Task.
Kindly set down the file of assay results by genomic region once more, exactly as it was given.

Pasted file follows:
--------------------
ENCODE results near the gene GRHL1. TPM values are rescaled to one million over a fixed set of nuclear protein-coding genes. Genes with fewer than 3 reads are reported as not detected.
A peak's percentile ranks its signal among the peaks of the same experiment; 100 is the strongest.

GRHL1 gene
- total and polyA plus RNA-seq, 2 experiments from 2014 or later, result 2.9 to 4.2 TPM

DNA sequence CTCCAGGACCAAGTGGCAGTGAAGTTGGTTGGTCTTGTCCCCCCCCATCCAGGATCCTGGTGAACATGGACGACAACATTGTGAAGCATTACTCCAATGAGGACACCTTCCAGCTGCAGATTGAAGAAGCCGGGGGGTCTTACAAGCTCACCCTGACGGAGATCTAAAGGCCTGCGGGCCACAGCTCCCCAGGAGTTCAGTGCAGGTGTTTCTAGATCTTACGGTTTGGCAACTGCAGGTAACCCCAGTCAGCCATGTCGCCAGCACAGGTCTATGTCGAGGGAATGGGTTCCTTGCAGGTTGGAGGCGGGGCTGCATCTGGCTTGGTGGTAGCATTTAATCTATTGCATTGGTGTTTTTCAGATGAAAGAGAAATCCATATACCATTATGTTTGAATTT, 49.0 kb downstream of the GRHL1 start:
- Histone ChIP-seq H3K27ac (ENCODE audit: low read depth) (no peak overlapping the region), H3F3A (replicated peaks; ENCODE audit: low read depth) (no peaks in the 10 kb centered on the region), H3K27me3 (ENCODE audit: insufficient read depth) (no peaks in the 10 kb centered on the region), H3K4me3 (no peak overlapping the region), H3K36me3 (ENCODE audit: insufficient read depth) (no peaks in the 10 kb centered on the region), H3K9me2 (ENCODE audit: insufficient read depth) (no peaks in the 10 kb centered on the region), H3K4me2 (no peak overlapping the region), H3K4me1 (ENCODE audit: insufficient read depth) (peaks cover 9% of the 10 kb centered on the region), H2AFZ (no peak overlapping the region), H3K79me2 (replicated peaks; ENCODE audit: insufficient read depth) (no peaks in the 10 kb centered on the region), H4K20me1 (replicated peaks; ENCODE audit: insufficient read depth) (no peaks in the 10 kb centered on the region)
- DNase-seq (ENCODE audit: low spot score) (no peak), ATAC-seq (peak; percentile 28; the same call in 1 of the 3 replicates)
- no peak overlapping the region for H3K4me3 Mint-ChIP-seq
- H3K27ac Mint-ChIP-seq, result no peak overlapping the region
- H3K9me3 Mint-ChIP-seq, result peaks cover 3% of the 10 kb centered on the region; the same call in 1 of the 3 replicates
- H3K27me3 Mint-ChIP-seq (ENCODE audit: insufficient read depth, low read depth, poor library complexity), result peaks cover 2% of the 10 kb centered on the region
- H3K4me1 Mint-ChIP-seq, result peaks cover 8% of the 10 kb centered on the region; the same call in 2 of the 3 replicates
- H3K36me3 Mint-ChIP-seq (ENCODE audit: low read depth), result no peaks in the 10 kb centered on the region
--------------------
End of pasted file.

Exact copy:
ENCODE results near the gene GRHL1. TPM values are rescaled to one million over a fixed set of nuclear protein-coding genes. Genes with fewer than 3 reads are reported as not detected.
A peak's percentile ranks its signal among the peaks of the same experiment; 100 is the strongest.

GRHL1 gene
- total and polyA plus RNA-seq, 2 experiments from 2014 or later, result 2.9 to 4.2 TPM

DNA sequence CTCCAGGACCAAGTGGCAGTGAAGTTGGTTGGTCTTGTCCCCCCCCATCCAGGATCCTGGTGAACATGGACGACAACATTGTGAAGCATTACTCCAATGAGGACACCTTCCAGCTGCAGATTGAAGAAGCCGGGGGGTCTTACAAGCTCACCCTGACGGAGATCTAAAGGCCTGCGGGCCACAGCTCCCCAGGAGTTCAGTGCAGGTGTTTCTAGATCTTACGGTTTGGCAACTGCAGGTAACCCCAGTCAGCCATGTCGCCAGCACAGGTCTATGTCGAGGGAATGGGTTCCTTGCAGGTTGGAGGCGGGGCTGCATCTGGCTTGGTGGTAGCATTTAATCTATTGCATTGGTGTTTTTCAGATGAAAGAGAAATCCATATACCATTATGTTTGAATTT, 49.0 kb downstream of the GRHL1 start:
- Histone ChIP-seq H3K27ac (ENCODE audit: low read depth) (no peak overlapping the region), H3F3A (replicated peaks; ENCODE audit: low read depth) (no peaks in the 10 kb centered on the region), H3K27me3 (ENCODE audit: insufficient read depth) (no peaks in the 10 kb centered on the region), H3K4me3 (no peak overlapping the region), H3K36me3 (ENCODE audit: insufficient read depth) (no peaks in the 10 kb centered on the region), H3K9me2 (ENCODE audit: insufficient read depth) (no peaks in the 10 kb centered on the region), H3K4me2 (no peak overlapping the region), H3K4me1 (ENCODE audit: insufficient read depth) (peaks cover 9% of the 10 kb centered on the region), H2AFZ (no peak overlapping the region), H3K79me2 (replicated peaks; ENCODE audit: insufficient read depth) (no peaks in the 10 kb centered on the region), H4K20me1 (replicated peaks; ENCODE audit: insufficient read depth) (no peaks in the 10 kb centered on the region)
- DNase-seq (ENCODE audit: low spot score) (no peak), ATAC-seq (peak; percentile 28; the same call in 1 of the 3 replicates)
- no peak overlapping the region for H3K4me3 Mint-ChIP-seq
- H3K27ac Mint-ChIP-seq, result no peak overlapping the region
- H3K9me3 Mint-ChIP-seq, result peaks cover 3% of the 10 kb centered on the region; the same call in 1 of the 3 replicates
- H3K27me3 Mint-ChIP-seq (ENCODE audit: insufficient read depth, low read depth, poor library complexity), result peaks cover 2% of the 10 kb centered on the region
- H3K4me1 Mint-ChIP-seq, result peaks cover 8% of the 10 kb centered on the region; the same call in 2 of the 3 replicates
- H3K36me3 Mint-ChIP-seq (ENCODE audit: low read depth), result no peaks in the 10 kb centered on the region